Launch of tillage crisis fund imminent

The launch of a tillage crisis fund, worth an estimated €1.5 million, for farmers who lost crops during last year’s harvest due to poor weather conditions, is now imminent, AgriLand understands.

Both the Department of Agriculture, Food and the Marine and the Irish Farmers’ Association (IFA) have been locked in negotiations over the past few days.

Discussions began one week ago, on Wednesday, July 12, after a delegation from the IFA Grain Committee held a sit-in protest at the headquarters of the department in Dublin.

A source close to the Minister for Agriculture, Food and the Marine, Michael Creed, told AgriLand that the department hopes to make an announcement about the launch of the scheme as soon as possible.

The finer details of the scheme are expected to be revealed in the coming days; just as this year’s harvest gets into full swing.

Prior to the recent negotiations, it was understood that farmers would have to prove a minimum crop loss of 30% to qualify for the scheme, with the number of farmers expected to qualify at below 200.


The IFA delegation made the reception area of the department building their home on July 5; the protest was entering its seventh night when it was finally agreed to suspend it and begin negotiations.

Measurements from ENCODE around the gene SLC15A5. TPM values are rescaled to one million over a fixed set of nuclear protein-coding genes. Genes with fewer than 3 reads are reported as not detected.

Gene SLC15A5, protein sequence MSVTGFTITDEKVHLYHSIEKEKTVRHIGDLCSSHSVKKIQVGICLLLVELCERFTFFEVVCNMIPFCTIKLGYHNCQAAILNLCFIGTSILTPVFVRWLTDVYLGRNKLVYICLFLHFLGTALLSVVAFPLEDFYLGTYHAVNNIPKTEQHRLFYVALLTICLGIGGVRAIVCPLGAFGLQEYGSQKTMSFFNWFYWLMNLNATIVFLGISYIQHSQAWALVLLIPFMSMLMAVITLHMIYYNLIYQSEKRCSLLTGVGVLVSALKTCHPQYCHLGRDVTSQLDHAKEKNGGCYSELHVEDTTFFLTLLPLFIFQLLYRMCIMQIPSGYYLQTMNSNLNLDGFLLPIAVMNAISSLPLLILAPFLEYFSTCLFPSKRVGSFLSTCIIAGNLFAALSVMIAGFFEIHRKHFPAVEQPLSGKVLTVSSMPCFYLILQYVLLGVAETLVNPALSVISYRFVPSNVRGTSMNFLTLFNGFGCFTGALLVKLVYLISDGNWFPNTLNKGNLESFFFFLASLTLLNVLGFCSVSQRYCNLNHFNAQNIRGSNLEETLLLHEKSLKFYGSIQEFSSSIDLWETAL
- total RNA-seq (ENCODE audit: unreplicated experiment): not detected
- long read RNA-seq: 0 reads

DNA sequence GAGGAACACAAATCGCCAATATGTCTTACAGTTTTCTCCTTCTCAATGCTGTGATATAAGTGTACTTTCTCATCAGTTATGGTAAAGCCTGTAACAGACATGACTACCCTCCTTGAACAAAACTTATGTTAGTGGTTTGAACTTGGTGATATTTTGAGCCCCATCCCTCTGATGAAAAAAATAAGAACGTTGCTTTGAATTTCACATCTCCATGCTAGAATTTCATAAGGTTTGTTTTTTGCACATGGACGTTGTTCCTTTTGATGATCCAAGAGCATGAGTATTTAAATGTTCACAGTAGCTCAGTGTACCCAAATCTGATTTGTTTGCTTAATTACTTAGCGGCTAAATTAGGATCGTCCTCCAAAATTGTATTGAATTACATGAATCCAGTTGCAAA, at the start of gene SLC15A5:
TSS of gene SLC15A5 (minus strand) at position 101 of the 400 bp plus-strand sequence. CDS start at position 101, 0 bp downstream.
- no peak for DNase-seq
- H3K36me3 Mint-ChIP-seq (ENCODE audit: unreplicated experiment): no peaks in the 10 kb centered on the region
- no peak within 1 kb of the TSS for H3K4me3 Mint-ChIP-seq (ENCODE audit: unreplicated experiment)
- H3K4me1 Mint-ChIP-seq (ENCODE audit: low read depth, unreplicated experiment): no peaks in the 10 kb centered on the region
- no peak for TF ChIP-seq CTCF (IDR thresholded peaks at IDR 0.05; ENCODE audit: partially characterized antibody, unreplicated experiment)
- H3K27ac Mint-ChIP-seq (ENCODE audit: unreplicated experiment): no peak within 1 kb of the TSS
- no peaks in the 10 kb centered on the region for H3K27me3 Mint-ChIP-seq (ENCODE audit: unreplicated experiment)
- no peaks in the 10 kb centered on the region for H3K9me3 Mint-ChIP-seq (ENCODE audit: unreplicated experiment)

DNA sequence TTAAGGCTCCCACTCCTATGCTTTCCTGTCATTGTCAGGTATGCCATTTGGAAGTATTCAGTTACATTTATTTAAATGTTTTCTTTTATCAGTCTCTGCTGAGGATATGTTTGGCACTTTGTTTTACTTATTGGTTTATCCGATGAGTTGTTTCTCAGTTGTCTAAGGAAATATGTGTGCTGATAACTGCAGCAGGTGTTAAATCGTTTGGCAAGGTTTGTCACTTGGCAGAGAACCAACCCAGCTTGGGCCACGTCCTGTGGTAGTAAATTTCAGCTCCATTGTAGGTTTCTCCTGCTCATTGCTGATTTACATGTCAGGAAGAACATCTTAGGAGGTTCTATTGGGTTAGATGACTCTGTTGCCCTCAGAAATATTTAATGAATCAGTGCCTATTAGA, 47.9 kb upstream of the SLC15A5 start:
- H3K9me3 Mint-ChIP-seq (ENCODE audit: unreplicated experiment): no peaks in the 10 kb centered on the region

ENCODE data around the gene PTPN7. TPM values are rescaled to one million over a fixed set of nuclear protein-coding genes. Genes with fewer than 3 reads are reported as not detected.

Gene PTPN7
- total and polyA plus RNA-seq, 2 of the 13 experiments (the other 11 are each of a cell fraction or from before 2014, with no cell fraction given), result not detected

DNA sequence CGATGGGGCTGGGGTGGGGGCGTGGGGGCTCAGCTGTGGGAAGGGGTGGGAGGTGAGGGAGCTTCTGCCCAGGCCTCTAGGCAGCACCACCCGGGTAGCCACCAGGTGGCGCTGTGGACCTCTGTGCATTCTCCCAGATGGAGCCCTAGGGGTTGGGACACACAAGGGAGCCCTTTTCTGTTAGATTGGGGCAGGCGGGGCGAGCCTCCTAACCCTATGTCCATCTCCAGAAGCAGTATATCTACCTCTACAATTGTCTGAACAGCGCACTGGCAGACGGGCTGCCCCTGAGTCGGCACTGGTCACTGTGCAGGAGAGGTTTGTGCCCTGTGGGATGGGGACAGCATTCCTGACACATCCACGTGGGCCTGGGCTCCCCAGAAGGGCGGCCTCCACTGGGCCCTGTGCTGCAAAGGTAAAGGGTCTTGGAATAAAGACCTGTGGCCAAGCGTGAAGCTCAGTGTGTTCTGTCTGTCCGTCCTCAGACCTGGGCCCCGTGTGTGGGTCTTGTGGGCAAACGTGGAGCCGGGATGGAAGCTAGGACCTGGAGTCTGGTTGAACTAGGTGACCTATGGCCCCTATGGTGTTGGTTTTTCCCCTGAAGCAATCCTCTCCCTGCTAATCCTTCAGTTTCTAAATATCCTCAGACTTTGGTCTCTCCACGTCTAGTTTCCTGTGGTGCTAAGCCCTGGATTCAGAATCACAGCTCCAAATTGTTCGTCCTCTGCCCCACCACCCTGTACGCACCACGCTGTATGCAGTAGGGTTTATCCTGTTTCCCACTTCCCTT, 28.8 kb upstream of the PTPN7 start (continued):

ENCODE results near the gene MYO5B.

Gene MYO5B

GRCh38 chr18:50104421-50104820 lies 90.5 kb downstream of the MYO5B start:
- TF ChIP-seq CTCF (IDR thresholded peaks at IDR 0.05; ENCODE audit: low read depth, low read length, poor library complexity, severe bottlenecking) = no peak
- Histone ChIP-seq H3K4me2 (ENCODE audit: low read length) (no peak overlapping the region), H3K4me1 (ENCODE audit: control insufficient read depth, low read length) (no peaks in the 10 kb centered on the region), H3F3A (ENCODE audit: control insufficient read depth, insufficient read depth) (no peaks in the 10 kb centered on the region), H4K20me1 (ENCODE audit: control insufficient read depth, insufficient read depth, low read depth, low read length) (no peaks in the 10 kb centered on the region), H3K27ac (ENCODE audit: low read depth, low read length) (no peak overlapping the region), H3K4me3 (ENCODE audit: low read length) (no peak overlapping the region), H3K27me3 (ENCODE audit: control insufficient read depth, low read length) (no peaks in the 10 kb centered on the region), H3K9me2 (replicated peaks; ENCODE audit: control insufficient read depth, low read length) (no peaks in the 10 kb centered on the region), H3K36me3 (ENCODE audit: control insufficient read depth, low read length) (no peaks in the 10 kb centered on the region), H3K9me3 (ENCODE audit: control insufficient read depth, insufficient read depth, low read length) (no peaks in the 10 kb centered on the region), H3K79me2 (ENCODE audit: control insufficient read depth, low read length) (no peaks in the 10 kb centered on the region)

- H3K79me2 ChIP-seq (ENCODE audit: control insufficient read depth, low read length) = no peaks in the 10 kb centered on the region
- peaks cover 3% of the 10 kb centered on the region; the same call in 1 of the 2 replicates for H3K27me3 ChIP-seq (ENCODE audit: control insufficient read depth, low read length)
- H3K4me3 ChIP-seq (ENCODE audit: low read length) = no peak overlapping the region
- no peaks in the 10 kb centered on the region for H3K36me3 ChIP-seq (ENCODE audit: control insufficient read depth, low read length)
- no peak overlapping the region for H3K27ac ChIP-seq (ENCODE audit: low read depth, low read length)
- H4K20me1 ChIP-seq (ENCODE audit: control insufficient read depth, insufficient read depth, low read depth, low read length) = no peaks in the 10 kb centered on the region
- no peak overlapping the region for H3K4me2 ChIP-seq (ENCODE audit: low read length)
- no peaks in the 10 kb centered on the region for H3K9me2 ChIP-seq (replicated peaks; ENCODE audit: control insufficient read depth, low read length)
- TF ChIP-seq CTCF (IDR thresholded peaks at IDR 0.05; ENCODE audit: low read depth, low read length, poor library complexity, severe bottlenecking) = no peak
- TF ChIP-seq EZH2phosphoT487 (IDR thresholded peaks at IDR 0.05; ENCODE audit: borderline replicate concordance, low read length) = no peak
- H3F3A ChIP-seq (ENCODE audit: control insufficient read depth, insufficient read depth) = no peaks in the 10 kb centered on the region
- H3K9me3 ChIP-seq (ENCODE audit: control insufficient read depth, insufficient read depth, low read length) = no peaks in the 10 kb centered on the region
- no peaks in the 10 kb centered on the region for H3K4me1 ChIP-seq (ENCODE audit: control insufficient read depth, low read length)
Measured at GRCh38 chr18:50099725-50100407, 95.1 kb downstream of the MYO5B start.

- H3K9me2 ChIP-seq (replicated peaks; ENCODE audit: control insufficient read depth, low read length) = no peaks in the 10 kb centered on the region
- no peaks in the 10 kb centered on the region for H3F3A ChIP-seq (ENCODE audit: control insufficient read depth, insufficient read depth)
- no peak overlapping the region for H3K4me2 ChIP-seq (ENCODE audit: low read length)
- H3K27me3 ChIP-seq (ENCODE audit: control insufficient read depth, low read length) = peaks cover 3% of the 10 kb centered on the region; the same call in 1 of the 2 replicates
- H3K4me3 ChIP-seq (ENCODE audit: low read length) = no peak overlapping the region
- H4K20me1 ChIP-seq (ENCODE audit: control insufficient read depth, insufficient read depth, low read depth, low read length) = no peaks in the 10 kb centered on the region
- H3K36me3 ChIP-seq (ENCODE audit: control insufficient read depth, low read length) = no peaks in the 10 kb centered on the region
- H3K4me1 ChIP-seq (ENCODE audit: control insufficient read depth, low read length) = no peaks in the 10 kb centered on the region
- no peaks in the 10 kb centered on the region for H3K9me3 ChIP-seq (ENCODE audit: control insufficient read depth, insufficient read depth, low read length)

The demonstration kicked off after reports emerged that the department intended to launch a compensation scheme for tillage farmers with a maximum payment cap of €5,000 per farmer.

The President of the IFA, Joe Healy, and the Chairman of the IFA’s Grain Committee, Liam Dunne, at the protest outside the department building last week. Image source: Finbarr O’Rourke

However, the IFA had insisted that payments would be capped at €15,000 per farmer – the maximum allowed under EU regulations.

The IFA entered into negotiations with Minister Creed and the department with “no pre-conditions” on the table. No confirmation, from either side, has been given regarding what the maximum payment will be under the upcoming scheme.